August 21, 2023
6 min read

Buying a Condo: 5 Things to Know

Living within a Homeowners Association “HOA”, (also known as a Common Interest Development “CID”), has rapidly increased over the past several decades. There are several types of HOAs.  The most common are attached condominium associations (horizontal condominiums, mid-rises, or high-rises), Planned Unit Developments “PUDs” or single-family homes, and Master Associations. Master Associations can have a combination of attached condominiums, single-family homes, or mixed-use buildings (residential and commercial).

While HOA living has been subject to periodic criticism, it remains a popular choice for many Americans. People opt for HOAs for many reasons such as aesthetic standards, community amenities, delegation of maintenance responsibilities and property value protection.

The growth of HOAs is evident, with around 8,000 new communities established annually, constituting about 67% of all completed new homes in 2021. New HOA construction surged by 131% between 2009 and 2019. Notably, 82% of newly constructed homes sold in 2021 were part of an HOA.

A staggering 53% of homeowners reside within HOA communities. In 2020, 355,000 HOAs housed 75 million Americans, a significant increase from 10,000 HOAs accommodating 2 million Americans in 1970, merely five decades ago.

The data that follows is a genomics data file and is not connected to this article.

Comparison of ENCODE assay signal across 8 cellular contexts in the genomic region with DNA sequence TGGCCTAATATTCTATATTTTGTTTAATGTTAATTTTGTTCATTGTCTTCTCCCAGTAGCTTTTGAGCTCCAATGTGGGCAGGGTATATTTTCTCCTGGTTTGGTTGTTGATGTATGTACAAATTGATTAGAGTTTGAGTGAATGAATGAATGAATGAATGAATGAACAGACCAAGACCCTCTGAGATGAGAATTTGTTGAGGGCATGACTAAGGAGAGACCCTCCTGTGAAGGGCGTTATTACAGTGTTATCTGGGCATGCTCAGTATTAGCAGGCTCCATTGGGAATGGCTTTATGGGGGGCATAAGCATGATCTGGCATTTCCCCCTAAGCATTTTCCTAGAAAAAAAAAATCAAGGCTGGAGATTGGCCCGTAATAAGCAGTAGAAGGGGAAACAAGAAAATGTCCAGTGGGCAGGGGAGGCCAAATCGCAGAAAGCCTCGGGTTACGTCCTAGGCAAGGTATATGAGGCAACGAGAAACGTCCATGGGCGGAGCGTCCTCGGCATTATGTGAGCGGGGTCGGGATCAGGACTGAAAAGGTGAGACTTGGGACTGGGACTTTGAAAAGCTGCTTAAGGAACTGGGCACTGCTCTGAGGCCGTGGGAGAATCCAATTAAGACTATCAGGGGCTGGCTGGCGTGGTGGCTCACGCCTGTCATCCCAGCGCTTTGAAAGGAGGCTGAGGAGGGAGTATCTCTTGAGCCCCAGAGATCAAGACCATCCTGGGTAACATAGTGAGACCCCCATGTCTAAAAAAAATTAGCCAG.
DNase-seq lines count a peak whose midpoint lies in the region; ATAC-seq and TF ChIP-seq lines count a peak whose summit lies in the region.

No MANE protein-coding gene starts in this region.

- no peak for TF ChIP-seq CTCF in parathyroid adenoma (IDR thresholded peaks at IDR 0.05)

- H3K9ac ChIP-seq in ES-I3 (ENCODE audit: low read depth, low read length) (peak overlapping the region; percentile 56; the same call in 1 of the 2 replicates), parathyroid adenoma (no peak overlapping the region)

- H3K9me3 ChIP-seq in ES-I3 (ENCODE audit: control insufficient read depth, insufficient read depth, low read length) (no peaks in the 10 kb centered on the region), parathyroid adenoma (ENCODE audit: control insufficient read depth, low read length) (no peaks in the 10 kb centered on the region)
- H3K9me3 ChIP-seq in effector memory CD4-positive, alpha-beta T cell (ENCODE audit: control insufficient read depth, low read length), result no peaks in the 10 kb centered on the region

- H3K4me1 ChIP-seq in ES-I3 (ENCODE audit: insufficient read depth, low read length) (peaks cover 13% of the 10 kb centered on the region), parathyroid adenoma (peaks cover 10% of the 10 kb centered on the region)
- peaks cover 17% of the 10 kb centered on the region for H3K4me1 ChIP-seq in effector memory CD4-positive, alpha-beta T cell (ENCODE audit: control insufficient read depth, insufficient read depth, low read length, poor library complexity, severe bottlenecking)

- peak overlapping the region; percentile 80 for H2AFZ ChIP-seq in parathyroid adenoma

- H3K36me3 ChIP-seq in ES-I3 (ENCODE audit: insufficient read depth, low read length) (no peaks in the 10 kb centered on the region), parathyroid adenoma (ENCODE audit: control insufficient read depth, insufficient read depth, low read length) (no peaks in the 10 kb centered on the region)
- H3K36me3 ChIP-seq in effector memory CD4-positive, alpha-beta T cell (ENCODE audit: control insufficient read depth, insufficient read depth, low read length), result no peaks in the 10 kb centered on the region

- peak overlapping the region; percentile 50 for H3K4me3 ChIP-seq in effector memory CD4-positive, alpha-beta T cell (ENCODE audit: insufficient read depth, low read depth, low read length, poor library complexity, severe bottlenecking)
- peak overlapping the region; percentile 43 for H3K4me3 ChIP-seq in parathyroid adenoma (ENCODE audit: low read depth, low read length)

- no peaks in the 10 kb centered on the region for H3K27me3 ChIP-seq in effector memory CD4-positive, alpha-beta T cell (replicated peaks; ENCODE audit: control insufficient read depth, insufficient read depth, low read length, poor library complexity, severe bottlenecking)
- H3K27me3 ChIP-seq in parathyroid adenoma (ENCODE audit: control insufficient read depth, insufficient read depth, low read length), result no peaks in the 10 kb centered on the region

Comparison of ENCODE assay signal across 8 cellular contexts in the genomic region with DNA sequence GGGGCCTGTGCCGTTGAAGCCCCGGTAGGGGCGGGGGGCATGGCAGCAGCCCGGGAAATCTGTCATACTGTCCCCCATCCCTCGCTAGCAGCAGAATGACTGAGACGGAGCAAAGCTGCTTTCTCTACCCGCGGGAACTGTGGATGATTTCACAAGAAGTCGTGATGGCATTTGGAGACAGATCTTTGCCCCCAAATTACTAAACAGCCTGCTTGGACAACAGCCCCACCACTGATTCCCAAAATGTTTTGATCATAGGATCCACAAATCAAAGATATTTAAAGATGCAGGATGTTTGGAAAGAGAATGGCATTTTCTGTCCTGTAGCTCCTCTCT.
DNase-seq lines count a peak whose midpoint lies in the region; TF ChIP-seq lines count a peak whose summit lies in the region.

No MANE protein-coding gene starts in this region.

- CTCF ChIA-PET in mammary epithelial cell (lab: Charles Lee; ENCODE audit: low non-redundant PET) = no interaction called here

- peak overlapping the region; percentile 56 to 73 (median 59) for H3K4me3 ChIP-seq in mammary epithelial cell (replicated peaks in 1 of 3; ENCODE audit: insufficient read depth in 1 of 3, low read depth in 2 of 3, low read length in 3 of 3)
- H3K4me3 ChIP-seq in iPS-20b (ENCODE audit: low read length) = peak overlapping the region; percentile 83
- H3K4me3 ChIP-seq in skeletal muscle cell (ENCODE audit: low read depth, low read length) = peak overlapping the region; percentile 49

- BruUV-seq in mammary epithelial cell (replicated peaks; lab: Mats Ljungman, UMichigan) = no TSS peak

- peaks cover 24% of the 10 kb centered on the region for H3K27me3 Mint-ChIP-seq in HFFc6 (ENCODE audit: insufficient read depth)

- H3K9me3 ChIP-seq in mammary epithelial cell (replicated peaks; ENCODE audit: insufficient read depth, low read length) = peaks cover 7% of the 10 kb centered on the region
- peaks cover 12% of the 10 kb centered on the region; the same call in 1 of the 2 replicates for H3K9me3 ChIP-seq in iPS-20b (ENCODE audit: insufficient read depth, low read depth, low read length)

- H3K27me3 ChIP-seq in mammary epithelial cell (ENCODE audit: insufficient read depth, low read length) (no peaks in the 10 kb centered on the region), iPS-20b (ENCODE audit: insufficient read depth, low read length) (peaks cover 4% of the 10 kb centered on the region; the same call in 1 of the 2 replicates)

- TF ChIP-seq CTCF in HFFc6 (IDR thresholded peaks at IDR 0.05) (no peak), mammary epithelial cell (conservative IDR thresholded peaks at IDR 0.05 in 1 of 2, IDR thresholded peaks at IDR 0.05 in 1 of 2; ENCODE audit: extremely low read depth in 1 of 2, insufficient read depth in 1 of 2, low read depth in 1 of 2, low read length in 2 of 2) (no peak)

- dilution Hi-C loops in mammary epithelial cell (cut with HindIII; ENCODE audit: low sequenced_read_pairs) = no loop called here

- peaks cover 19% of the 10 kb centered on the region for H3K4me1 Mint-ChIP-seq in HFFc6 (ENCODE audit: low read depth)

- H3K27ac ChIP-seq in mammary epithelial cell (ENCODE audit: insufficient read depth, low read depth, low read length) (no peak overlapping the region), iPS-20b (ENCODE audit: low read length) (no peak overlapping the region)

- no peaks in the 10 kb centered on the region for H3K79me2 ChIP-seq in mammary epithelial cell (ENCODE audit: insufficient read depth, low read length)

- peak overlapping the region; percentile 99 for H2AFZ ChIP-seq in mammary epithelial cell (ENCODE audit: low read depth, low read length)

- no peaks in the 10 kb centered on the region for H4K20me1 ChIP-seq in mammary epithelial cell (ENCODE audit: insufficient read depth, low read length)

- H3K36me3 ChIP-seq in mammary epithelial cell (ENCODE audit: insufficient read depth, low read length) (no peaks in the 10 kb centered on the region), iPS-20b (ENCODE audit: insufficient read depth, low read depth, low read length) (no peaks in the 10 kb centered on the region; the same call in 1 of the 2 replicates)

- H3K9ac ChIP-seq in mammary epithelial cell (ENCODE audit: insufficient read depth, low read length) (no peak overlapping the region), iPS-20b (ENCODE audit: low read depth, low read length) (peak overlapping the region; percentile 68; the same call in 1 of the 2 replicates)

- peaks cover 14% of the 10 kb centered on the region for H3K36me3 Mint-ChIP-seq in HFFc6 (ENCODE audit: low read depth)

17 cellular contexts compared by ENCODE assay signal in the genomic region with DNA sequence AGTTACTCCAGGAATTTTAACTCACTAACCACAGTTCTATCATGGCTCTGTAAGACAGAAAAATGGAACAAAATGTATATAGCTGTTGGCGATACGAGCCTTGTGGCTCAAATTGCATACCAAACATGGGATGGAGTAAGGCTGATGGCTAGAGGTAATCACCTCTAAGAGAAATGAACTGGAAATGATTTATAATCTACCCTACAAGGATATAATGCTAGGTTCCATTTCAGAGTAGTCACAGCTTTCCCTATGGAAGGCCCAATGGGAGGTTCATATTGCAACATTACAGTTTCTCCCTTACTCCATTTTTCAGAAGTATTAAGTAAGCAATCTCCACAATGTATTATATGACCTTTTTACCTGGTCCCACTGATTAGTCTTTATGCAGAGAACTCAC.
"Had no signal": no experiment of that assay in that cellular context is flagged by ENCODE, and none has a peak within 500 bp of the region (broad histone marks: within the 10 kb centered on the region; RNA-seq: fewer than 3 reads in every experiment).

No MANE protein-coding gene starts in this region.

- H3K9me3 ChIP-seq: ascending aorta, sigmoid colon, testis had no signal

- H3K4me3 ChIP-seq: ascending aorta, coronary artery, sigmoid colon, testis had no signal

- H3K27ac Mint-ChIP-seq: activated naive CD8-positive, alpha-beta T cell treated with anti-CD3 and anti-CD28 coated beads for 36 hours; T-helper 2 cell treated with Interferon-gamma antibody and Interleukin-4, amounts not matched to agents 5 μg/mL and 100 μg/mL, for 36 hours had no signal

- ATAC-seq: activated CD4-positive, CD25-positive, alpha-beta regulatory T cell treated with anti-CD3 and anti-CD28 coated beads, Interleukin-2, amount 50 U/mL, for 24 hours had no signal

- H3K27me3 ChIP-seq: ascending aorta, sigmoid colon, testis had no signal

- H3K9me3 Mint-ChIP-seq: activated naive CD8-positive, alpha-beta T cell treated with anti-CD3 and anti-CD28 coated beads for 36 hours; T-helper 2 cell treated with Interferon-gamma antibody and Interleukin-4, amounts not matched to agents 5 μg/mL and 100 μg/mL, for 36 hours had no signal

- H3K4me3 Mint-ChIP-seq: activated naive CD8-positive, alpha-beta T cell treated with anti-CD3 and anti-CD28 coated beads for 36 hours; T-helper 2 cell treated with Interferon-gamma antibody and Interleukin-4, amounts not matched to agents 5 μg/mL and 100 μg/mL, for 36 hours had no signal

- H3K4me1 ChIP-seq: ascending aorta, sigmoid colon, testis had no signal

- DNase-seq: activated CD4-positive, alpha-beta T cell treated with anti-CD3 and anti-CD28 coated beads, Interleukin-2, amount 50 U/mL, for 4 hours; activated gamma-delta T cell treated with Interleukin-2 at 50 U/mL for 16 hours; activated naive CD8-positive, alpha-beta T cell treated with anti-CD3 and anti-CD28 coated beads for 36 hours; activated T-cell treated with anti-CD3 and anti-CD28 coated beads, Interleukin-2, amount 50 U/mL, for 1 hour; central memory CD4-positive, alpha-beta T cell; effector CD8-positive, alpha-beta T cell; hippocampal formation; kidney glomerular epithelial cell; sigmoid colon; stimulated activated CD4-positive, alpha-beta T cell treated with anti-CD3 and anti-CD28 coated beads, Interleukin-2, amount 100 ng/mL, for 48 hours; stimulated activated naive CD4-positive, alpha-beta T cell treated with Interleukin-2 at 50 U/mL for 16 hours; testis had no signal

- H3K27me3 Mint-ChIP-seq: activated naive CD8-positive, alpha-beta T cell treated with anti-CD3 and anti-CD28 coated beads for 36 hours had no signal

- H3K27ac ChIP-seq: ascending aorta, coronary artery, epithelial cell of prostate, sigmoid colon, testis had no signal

Of those 355,000 HOAs, approximately 7,500 are considered "large-scale" communities, featuring over 1,000 lots or homes and an annual operating budget exceeding $2 million. A considerable portion, $26 billion or 25% of collections, is allocated to reserve funds for shared property maintenance.

Out of the 355,000 HOAs in the USA, around 125,000 of those communities are “self-managed” or do not employ a professional manager or management company. For information on these statistics and more, please click here.

When buying a home or condominium in an HOA, it is especially important to do your due diligence and exercise caution, especially with attached condominiums and those over 30 years old. The challenges of aging infrastructure can be explored in a publication by the Community Associations Institute (CAI) titled Breaking Point: Examining Aging Infrastructure in Community Associations.

Here are the top five things you need to know prior to purchasing a condominium:

  • Unmanaged Risk: You need to determine if the association is professionally managed. Self-managed HOAs are typically smaller associations which lack the resources to hire a professional manager or management company. Without professional management residents can experience a higher risk of inconsistent rule enforcement, lack of maintenance, financial instability, and other unwelcome issues.